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  • "Read Mr. Sacher-Masoch":The Literariness of Masochism in the Philosophy of Jacques Lacan and Giles Deleuze
  • David Sigler (bio)

Tim Dean has recently observed that "Lacanians have plenty to say about perversion, though often it remains unclear where they get their information."1 The obvious reply is that they tend to work through the theories of Jacques Lacan—they are Lacanians, after all. But where did Lacan get his information about perversion? His commentaries on sadism in "Kant with Sade" (1963) and Seminar VII (1959-60) are well known. Masochism is a topic much less associated with Lacan. He discusses it periodically, especially in his middle seminars, but these discussions are scattered and remain mostly unpublished. Still, Lacan considers masochism "the most radical of . . . perverse positions of desire" and recommends that it "serve us as a pole for [our] approach to perversion" generally.2

So where does Lacan get his information about masochism? Intriguingly, his work on masochism is never rooted in clinical practice, nor usually even in Freudian theory: instead, he refers us directly to the novels of Leopold von Sacher-Masoch. "Read Mr. Sacher-Masoch," he promises in Seminar VII, "and you will see . . . [that] the perverse masochist [harbors] the desire to reduce himself to this nothing that is the good, to this thing that is treated like an object, to this slave whom one trades back and forth and whom one shares."3 Lacan particularly emphasizes the aesthetic dimension of Sacher-Masoch's work, praising "the true masochist, Sacher-Masoch himself" for "the florid, the beautiful" qualities of his writing.4 Lacan construes masochism as a phenomenon that can best be comprehended through the techniques of reading and interpretation. When asked about the subject's arrival into masochism, he elegantly notes that "desire is its interpretation."5

The notion that masochism can best be understood by a return to the novels of Sacher-Masoch is one more often associated with Lacan's sometime rival, Gilles Deleuze. In his landmark study Coldness and Cruelty (1967), Deleuze revisits the literary works of Sacher-Masoch and the [End Page 189] Marquis de Sade to contest Freudian orthodoxies regarding perversion. Deleuze asserts that "[w]hen Freud took up and reformulated the question of sadomasochism, he started with the consideration that sadomasochism operates within one and the same individual," such that sadism and masochism emerge as active and passive phases of a subject's perverse sexual development.6 Against this theoretical inheritance, Deleuze proffers "an entirely different approach, the literary approach," which would proceed through careful engagement with fictions rather than clinical observation.7 He finds that "literature takes the opposite path" from the clinical schema outlined in Freud's "A Child Is Being Beaten" (1919).8 He expresses reservations about the usefulness of psychoanalysis for understanding masochism, given that, in his view, "Freudian methodologies are appropriate mainly for young neurotics whose disorders are related to personal reminiscences."9 Accordingly, Deleuze works through Sacher-Masoch's Venus in Furs (1870) and Sade's Philosophy in the Bedroom (1795) to reveal the incompatibilities between masochism and sadism; in The Logic of Sense (1969), he construes perversion as "a world without Others" through an analysis of a novel by Michel Tournier (Friday; or, the Other Island, 1967).10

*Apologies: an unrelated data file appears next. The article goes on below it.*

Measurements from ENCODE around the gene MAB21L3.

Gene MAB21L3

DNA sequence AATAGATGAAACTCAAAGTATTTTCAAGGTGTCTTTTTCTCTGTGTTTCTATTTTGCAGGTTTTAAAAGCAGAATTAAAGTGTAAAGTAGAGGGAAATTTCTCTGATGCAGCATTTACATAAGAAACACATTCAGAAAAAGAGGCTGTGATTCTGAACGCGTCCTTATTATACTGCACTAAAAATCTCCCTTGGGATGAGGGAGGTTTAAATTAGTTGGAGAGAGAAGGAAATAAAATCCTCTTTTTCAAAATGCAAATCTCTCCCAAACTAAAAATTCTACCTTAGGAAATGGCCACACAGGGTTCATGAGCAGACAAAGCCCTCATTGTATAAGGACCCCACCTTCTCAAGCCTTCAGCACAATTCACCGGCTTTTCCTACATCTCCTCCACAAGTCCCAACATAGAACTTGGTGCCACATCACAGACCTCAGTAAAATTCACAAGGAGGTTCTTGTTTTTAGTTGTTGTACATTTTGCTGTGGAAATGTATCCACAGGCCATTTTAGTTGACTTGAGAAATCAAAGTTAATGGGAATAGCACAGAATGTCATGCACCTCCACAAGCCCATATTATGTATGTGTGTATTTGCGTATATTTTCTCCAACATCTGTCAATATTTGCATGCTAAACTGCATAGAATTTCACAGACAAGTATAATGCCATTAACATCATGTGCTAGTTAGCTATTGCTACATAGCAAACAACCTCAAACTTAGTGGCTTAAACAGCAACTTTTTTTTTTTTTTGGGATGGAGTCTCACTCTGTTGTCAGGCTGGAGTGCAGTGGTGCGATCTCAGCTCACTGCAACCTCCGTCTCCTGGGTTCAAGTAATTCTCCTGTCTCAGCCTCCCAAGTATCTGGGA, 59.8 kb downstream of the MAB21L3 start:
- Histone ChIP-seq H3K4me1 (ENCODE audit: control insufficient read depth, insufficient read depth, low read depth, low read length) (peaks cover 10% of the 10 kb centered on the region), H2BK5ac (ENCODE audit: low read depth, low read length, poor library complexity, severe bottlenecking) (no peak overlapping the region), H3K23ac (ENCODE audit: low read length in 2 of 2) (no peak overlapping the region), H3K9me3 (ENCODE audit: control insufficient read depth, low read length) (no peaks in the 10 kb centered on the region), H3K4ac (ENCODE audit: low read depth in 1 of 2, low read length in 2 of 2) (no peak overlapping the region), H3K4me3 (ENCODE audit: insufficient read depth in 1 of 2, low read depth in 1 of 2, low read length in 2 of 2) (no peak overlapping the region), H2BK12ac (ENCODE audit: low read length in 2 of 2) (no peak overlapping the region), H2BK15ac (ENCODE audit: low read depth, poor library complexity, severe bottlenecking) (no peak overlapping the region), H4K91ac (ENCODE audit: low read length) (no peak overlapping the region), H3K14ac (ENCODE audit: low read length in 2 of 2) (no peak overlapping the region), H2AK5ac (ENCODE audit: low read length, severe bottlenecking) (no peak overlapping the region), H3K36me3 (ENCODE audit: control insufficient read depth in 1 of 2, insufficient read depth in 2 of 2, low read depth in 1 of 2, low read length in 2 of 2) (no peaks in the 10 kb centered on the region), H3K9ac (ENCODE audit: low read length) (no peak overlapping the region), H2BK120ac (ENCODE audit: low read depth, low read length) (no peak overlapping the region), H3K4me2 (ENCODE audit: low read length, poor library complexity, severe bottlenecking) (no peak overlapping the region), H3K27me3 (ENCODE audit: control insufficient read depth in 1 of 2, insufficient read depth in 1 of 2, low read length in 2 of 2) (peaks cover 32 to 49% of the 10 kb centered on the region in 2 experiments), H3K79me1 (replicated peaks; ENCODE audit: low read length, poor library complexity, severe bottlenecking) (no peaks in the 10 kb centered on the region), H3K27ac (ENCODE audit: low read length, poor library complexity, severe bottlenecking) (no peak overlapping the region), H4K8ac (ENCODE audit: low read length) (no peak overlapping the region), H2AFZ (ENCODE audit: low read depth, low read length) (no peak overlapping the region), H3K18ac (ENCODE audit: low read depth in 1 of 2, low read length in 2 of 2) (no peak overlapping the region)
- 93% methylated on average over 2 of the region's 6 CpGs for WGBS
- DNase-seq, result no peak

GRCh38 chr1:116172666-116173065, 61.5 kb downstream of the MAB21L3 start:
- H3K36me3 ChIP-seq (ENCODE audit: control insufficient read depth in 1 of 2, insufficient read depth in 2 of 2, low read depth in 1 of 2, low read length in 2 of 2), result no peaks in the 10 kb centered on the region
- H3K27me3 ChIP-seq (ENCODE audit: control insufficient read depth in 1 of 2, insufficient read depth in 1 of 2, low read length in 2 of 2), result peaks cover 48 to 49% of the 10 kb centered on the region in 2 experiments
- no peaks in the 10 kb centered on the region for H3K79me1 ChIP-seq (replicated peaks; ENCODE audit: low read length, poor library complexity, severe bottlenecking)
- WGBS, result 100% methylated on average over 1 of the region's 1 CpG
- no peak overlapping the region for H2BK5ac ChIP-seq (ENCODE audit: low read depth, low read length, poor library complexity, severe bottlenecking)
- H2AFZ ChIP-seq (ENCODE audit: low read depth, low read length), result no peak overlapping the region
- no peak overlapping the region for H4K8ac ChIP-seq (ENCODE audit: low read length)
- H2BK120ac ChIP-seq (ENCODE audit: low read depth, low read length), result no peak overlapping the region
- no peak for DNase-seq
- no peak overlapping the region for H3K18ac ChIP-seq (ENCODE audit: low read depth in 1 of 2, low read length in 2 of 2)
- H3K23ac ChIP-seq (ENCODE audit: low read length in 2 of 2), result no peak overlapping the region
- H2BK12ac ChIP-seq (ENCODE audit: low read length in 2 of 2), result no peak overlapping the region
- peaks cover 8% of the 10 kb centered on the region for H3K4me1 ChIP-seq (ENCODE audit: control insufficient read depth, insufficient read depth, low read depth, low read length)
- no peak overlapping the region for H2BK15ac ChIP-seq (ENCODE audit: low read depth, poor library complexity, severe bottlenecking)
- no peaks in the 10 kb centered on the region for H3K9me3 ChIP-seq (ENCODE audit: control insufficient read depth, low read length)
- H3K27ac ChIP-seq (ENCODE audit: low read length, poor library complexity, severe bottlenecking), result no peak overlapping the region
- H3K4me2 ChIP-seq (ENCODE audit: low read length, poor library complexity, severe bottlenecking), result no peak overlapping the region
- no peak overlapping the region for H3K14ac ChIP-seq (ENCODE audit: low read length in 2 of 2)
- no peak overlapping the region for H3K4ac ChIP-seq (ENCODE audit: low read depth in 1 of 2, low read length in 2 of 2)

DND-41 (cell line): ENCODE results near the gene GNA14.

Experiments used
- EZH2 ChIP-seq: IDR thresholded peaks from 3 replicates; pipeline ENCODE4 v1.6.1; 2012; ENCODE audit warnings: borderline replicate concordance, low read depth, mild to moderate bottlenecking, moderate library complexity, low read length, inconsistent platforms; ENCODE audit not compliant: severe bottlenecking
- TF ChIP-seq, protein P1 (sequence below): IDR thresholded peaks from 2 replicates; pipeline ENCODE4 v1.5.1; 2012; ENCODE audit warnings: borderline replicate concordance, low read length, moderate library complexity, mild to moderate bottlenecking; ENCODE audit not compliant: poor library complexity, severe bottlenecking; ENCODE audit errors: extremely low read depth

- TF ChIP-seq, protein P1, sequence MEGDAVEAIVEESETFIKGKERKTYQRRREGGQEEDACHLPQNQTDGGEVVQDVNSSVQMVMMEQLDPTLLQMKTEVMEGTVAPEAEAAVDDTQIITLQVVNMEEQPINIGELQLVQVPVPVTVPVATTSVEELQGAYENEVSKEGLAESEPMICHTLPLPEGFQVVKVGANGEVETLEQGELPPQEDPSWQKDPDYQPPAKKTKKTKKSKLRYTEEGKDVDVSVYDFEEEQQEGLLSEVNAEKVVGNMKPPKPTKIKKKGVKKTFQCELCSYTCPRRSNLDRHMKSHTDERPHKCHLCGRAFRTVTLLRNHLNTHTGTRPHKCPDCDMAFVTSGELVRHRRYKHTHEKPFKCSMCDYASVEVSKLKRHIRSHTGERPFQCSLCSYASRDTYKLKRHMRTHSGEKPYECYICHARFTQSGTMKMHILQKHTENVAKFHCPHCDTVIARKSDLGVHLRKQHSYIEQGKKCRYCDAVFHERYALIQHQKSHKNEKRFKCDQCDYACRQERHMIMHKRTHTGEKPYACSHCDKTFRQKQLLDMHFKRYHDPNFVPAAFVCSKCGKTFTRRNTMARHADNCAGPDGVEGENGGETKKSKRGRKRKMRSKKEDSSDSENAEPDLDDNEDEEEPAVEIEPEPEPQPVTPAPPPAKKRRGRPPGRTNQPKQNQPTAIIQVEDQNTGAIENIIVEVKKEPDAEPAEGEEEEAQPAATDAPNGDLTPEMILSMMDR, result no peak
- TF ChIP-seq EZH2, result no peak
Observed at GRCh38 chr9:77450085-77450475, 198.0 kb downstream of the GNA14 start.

Reading Deleuze, one could easily forget the remarkable extent to which Freud's clinical observations on masochism are already well embroiled in "the literary approach." In Three Essays on Sexuality (1905), Freud supplies evidence from Goethe's Faust to clinch his argument against "medical men."11 His analysis of Tasso's "moving poetic picture" of repetition compulsion leads Freud to recognize repetition as a key to masochism.12 And he identifies Harriet Beecher Stowe's Uncle Tom's Cabin (1889) as a particular cause of masochism in its readers.13 For Freud, masochism does not stem from firsthand experience ("The individuals from whom the data for these analyses were derived were very seldom beaten in their childhood"), nor primarily from having watched children being beaten—the act of literary reading is a more significant contributing factor, he claims, having "replaced and more than replaced" spectacles of actual violence.14 Freud notes that "it was almost...


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